A few years ago, Mr 50Sense and I went on holiday in Valencia. Filled with the sunny spirit (aka vino) one night, we dared each other to go to the nearby nudist beach the next day.

Come 9am the following morning and neither of us wanted to back down. So off we trotted, beach bag minus swimwear in hand.

Giggling and slightly nervous, we made our way to a sandbank and disrobed – sitting down sharply to avoid being seen in our un-ironed birthday suits.

But then…

But then nothing. Much as I’d like to dream my naked body could stop the traffic, nobody took any notice of us. They were all too busy laughing and talking and playing bat and ball (what is this fascination with bat and ball in Europe?).

When they saw us, they just saw a body anatomically the same as theirs. Yes, there were a few lumps and bumps and jelly bellies on display (mainly me) and one man did throw a particularly large shadow from a certain part of his anatomy, but when it came down to it, we were all the same.

So wear the cleavage regardless of how saggy your skin may be or go a cheeky five inches above your knees with your skirt.

Because they’re only bodies.

We already have a style

A couple of years ago, I featured in an article in The Sun about women who don’t dress their age. Being a journalist, I was well aware of what I was potentially letting myself in store for – these pieces are inevitably hit by negative comments. But I felt the message was important enough to take the risk.

Mercifully, it escaped the attention of trolls – except for one man (it’s always a man) who commented: “They each look their age.”

Duh, yeah! That was the point. It wasn’t about not looking your age; it was about not being defined by it.

But as with Grace Jones being defined by her age and the idea that we should age gracefully, we were seen as wanting to hide how old we really are when in truth, we were simply loving who we are.

We’d all learnt that fashion is about expressing who you are. That it’s about taking trends and fads and making them work for you. And that doesn’t change just because you hit 40. 

Because all these women…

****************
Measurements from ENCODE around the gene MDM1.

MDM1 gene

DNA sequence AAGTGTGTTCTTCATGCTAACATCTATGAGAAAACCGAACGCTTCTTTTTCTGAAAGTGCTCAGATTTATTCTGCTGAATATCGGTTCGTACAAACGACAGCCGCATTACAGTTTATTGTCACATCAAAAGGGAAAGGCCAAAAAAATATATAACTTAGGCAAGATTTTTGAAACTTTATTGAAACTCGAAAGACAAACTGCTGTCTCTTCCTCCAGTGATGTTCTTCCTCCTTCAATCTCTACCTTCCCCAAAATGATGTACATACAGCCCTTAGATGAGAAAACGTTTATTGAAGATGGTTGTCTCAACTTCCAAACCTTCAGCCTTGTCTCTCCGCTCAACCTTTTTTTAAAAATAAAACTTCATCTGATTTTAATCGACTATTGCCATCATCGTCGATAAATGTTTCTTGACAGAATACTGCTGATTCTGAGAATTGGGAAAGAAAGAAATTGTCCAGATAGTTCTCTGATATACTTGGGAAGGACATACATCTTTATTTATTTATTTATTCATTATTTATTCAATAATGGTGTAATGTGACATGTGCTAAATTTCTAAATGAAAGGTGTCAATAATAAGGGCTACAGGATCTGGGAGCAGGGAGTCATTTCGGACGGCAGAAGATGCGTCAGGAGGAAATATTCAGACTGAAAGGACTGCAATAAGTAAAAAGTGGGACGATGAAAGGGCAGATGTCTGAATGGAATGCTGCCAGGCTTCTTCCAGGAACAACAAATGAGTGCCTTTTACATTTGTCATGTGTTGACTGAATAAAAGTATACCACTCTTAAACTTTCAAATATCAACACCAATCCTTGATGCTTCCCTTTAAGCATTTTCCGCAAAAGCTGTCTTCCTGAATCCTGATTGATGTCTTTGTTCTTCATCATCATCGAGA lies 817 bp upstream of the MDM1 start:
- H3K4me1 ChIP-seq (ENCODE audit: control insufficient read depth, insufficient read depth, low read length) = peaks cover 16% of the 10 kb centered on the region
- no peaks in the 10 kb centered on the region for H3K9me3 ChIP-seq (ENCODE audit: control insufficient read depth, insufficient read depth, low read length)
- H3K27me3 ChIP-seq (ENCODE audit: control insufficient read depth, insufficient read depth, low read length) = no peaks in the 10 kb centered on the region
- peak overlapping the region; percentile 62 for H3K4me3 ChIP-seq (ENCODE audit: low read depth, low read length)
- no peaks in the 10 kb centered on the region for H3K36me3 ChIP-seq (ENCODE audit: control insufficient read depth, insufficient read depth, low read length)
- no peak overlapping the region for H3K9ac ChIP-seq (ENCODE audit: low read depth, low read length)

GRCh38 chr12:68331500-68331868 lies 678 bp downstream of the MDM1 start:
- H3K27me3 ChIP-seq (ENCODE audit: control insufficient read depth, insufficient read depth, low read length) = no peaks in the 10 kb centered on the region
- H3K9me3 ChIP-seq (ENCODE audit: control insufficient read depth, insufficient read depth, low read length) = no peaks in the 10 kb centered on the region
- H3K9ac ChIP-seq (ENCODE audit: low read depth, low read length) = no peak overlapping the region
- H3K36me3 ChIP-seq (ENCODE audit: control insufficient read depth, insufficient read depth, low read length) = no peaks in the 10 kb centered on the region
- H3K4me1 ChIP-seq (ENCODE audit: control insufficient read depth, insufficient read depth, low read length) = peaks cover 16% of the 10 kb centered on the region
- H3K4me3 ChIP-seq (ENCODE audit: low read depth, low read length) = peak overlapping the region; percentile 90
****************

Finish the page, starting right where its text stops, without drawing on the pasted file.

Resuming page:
I’m going to leave the last word with these fabulous fashionistas – breaking all the rules and I love every one of them for doing it. Enjoy…

Advanced Style: Growing older stylishly (with Iris Apfel)

So what do you think? Should we tone it down as we get older? Or do you max it out in minis? Let me know below…

Photos: Elle Macpherson. Jennifer Lopez. Prue Leith

Sign up for regular updates and your free gift!

Get your free guide to midlife!

Sign up for updates and your free guide to a happier, healthier life!

1 thought on “What should you wear over 40? Anything you damn well want”

  1. Breast cancer at 49 (Sadly the first breast cancer, but I didn’t know that at the time), eight surgeries for that first breast cancer. At about four surgeries in, or maybe five, my husband and I were traveling and I took a black string bikini that I had shoved in the drawer for many years, and I wore it… we were with our French friends (Family) on the French Riviera on a small beach nowhere. And I posted that picture of me on Facebookwalking out of the surf, wearing that black string bikini, and saying ‘check out my scars!’ (you can very easily see them between my breasts,). The amazing, positive, uplifting, caring feedback I received was wonderful and I think I needed to hear it.
    Here’s to those of us over 40, 50 and in two years, over 60, who still feel a lot like that little 13 year old girl playing dress-up. But now when I try on all of those crazy outfits, I can show them to my grandchildren, and laugh with my children, and yes, I can even post them on Facebook As I wear them wherever I want!

Leave a Comment

Your email address will not be published. Required fields are marked *

This site uses Akismet to reduce spam. Learn how your comment data is processed.

Scroll to Top